Essential Cocktail Party Nuts
Alright,"I might as well tell you:" My grandfather was the architect, Morris Lapidus. He famously designed the Fontainebleau, Eden Roc and Americana hotels on Miami Beach. There have been countless articles and books written about him and, right before he died, the Smithsonian's Cooper-Hewitt National Design Museum named him an American Original. These are his words, not mine: The "I might as well tell you" part. He never shied away from a great story - especially when it centered around him. And his influence on me, as an architect and storyteller, is the root of why I chose a career in PR.
I might as well also tell you that he wasn't always a wildly famous hotel architect. For the first half of his career he was a critically-acclaimed store designer, pioneering the way we experience retail today. Prior to that he wanted to be an actor, so he studied theater at Columbia University. He got tired of waiting in the wings and became interested in set design, which required that he take architecture classes. His passion for the stage never waned, and it would inform the design tricks he employed to engage shoppers - and later hotel guests - with lighting that drew you into a room, staircases to nowhere - ensuring that everyone made a grand entrance - and many more design elements that we still see used today.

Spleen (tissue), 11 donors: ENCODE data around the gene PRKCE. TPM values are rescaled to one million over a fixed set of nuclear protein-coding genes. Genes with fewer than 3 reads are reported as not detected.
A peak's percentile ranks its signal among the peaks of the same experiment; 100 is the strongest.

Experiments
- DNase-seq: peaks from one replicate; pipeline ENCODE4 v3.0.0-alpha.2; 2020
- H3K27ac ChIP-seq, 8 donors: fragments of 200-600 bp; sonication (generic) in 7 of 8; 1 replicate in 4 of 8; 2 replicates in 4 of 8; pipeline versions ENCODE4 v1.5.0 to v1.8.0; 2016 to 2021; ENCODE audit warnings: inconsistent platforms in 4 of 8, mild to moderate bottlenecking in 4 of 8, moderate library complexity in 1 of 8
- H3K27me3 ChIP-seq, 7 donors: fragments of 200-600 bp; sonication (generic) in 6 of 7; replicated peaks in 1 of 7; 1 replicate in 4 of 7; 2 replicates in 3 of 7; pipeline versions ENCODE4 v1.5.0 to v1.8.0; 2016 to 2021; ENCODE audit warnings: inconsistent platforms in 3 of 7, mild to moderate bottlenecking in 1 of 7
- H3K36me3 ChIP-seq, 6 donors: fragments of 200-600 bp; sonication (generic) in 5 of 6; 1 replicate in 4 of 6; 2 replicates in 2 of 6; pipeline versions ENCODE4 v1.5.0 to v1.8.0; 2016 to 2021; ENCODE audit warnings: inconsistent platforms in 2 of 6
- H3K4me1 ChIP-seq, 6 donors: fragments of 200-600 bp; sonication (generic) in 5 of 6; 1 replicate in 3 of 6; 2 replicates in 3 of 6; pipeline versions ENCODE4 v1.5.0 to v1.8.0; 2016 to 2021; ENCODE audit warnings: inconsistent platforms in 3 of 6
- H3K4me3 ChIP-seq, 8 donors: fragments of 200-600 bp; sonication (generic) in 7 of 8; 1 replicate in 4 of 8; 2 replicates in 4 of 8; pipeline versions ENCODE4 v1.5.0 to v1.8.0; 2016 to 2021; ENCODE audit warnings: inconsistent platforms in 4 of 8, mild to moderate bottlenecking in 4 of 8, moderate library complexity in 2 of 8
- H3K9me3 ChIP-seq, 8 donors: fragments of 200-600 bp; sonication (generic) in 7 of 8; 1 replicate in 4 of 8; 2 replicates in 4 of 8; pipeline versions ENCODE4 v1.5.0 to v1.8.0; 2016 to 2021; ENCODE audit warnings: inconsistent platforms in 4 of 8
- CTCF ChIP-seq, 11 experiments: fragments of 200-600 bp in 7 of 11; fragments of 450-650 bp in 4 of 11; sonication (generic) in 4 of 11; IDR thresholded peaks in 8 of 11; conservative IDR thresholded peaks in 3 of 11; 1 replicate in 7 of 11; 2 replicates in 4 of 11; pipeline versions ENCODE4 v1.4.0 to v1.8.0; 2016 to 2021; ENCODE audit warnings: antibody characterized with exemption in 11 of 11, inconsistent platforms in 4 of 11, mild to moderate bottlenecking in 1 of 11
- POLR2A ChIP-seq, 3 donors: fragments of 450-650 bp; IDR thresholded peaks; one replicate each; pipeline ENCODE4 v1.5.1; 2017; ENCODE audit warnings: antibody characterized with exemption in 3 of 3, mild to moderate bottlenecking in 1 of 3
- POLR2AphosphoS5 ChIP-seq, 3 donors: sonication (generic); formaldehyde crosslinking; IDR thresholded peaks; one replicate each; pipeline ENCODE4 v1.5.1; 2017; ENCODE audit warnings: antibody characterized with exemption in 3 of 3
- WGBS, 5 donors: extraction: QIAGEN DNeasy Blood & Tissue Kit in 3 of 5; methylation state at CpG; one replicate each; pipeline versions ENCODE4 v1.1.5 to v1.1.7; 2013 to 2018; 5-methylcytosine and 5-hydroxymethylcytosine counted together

His transitioned to designing hotels quite by accident. One of his over-the-top retail clients held a press conference to announce he would be building the biggest hotel on Miami Beach. When a reporter asked who would design it, he blurted out the name of the only architect he knew. That began a career marked by controversial curves when the industry dictated straight lines, woggles and cheese holes when form-follows-function was de rigeur, that would turn the critics and his peers against him. The New York Times famously stated that you had to be blind to appreciate his work. It was a devastating blow to a man who just wanted to create beautiful buildings that set the stage for people to step out of their lives and experience life like movie stars.